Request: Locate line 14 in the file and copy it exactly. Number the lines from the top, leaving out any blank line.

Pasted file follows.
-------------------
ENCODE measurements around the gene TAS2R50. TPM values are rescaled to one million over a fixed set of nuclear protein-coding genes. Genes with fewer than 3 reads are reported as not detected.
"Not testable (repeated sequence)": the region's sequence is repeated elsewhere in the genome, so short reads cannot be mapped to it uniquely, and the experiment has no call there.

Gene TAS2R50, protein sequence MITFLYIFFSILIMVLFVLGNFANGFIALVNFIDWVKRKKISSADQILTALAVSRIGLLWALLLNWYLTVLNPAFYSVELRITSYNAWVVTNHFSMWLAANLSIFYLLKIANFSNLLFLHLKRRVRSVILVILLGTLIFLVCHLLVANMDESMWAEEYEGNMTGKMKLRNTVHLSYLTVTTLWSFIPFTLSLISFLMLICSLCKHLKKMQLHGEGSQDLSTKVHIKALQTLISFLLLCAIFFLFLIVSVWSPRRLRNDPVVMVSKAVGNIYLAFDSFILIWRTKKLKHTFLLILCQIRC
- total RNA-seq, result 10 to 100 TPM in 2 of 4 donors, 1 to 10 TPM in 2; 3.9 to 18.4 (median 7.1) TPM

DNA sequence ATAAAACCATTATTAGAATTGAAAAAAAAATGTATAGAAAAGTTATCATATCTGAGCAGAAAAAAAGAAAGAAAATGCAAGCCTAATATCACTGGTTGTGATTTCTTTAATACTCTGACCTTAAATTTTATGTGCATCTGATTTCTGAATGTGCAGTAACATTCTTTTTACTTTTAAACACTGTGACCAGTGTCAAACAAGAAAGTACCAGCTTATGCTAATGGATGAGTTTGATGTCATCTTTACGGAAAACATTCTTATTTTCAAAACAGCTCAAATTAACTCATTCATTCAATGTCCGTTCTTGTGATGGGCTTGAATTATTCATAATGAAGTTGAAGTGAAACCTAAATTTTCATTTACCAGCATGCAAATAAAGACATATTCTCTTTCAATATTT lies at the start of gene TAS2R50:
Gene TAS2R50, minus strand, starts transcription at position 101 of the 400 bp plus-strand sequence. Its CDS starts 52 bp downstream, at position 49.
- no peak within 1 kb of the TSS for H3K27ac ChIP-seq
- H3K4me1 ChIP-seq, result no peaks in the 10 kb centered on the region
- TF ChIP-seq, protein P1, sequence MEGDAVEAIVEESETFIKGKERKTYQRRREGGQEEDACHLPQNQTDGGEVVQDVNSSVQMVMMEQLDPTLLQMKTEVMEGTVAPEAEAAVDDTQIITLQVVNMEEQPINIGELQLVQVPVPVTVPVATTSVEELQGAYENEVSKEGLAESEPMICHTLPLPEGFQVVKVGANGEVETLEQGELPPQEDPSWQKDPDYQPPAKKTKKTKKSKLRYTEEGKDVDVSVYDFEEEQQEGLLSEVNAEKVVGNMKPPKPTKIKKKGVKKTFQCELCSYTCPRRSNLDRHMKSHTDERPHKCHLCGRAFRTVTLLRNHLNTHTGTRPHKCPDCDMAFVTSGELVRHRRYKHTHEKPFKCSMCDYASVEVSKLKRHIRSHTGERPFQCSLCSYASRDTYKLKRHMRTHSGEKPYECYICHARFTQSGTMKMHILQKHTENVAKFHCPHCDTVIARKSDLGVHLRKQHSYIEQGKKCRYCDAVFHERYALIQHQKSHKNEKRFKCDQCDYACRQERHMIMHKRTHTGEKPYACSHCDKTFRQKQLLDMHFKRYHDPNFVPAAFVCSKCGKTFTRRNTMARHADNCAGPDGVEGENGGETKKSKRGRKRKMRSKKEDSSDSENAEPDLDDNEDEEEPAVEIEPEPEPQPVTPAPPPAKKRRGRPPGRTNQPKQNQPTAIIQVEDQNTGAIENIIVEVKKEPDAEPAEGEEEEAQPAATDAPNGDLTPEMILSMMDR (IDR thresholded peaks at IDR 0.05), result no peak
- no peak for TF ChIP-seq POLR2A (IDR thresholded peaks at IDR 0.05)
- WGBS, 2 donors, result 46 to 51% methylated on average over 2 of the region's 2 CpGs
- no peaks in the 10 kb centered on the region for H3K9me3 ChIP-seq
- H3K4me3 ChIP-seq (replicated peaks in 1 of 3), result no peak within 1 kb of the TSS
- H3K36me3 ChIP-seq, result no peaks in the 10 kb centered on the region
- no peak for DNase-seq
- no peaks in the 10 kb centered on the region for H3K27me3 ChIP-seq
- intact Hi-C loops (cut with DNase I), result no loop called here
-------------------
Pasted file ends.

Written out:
- H3K36me3 ChIP-seq, result no peaks in the 10 kb centered on the region